Law constrains our behavior, both individually and collectively. Legitimate law is that law that emerges from an inclusive process that identifies a governed community’s collectively imagined future for a place, while respecting the concerns of necessarily oppressed minority interests. In the land use context, we use comprehensive land-use plans to identify and communicate a vision that motivates binding behavioral changes—i.e., plans create visions that are sufficiently attractive to motivate communities to act in meaningful ways. To the extent law emerges from an inclusive and effective community plan, it is legitimated by that plan. But a planning process that relies exclusively on letting visions emerge from a community necessarily prefers those visions that provide individual economic benefits to specific participants – e.g., the growth machine. Public goods – even public goods that might represent the “best” vision for a particular community – are not championed, supported, or developed in the planning process. Combined with a general trend toward neoliberal governance, and the weak legal position of comprehensive plans, this inherent preference for the growth machine over the public good yields land-use ordinances that are unrelated to what might be the best vision for a community. The remedy is twofold. If planning’s purpose is to achieve public goods, planners must be willing to represent the unrepresented, potentially forcing particular visions on communities during the planning process rather than waiting for private-good-driven visions to emerge, at least initially. And the forced visions must be sufficiently specific so as to limit the universe of legal choices, and land-use consequences, that result. If the forced vision is useful – if it is a public good – the community will adopt it. Without the forced vision, it does not have that opportunity.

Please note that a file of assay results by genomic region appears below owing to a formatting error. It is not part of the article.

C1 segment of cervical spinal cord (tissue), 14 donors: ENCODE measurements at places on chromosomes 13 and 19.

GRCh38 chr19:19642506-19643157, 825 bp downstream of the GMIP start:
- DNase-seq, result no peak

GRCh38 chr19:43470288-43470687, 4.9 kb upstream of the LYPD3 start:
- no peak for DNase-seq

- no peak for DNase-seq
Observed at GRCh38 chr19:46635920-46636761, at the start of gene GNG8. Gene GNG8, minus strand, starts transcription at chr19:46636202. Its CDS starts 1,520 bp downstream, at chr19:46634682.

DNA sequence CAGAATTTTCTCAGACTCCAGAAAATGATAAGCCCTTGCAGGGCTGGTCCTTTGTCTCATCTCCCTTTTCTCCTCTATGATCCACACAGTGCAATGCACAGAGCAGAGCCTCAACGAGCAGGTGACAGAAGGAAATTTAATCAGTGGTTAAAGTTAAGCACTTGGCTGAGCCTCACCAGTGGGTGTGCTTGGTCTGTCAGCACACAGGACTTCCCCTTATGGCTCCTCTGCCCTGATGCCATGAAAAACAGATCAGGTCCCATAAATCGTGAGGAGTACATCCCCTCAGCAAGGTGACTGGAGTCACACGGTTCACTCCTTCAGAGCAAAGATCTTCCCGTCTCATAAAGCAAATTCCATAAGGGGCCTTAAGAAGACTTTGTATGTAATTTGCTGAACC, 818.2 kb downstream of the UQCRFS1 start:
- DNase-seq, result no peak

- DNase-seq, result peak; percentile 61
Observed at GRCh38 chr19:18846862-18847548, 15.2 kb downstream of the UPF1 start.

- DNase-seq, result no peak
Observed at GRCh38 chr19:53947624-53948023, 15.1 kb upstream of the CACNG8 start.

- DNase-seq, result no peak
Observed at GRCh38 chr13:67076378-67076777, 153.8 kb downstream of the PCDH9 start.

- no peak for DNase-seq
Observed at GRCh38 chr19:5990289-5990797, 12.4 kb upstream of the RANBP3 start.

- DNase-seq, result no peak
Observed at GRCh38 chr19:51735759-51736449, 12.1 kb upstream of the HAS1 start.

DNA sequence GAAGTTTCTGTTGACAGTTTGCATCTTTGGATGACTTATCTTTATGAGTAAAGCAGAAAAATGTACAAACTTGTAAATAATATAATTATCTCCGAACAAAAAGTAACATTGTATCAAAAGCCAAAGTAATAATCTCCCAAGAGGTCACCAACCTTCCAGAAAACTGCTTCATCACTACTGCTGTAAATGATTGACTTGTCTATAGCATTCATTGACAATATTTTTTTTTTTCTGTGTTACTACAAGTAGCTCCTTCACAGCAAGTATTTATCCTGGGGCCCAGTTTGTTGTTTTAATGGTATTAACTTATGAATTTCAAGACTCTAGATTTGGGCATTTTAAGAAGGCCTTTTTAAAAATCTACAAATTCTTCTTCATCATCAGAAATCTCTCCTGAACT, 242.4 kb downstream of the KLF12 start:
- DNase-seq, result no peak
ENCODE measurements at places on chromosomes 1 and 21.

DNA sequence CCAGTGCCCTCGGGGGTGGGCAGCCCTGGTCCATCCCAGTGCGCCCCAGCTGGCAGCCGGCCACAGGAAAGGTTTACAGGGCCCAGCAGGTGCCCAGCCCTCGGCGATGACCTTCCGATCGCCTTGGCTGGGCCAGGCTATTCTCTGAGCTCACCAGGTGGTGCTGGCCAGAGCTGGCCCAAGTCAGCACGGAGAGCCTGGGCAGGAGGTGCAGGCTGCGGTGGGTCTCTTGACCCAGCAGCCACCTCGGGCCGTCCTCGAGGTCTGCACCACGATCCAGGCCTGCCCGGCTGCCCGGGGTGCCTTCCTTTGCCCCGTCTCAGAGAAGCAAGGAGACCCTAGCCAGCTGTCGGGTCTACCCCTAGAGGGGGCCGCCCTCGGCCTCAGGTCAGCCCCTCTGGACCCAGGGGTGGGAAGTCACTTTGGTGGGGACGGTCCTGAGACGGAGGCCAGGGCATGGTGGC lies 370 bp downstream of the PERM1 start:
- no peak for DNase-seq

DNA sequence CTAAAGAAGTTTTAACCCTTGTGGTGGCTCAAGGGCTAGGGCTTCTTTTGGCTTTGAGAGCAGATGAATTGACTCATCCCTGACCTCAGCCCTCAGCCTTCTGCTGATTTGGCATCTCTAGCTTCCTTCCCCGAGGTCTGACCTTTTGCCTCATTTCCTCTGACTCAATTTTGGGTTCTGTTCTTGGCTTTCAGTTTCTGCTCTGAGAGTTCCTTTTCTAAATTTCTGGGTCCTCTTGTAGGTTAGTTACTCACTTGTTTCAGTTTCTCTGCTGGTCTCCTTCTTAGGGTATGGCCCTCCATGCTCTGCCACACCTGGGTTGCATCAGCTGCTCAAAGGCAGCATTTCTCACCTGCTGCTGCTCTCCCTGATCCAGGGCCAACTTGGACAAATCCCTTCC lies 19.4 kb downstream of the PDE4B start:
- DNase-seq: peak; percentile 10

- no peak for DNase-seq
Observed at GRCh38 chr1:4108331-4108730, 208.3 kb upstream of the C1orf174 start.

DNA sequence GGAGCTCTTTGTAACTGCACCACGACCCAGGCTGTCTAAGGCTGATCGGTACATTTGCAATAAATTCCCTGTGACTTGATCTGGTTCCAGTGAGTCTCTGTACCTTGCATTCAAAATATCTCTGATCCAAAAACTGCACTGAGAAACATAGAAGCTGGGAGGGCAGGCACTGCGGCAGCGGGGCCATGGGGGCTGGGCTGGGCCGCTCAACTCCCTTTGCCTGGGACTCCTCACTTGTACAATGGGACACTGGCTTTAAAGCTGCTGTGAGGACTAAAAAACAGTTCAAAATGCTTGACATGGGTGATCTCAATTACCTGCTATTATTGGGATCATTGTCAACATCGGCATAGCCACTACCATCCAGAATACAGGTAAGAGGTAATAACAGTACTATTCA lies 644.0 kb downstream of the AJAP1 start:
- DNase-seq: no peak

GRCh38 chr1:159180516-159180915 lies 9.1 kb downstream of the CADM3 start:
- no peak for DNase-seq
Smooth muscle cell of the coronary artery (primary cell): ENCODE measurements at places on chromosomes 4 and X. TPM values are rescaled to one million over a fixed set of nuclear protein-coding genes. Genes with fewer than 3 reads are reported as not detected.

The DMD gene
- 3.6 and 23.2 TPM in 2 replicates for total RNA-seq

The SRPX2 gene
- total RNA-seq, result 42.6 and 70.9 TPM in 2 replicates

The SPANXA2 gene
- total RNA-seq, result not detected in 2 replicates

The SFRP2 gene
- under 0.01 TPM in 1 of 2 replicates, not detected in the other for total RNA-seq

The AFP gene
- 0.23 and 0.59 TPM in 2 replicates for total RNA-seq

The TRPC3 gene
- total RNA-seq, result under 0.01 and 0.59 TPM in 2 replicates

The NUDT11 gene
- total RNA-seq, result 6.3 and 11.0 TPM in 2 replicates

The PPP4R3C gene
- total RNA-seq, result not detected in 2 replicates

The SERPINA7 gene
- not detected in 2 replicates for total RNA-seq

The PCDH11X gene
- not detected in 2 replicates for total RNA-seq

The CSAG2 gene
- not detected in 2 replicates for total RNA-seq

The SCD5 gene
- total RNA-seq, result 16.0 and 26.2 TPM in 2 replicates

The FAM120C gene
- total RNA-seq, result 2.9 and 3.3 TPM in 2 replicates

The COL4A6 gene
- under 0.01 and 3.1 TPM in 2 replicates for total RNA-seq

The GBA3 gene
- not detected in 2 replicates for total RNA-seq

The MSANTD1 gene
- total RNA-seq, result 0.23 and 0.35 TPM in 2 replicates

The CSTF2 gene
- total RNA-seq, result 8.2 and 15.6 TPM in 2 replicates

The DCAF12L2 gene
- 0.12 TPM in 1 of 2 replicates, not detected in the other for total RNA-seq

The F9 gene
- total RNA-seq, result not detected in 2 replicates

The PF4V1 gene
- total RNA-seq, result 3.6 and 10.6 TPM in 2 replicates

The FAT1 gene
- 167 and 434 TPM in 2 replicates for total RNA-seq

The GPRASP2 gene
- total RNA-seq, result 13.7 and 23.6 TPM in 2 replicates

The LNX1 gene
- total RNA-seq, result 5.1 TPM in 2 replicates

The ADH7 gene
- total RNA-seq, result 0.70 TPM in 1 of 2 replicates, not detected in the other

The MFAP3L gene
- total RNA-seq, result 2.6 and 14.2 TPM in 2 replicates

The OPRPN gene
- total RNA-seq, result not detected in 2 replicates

- land use,
- public goods,
Available at: http://works.bepress.com/jerrold_long/1/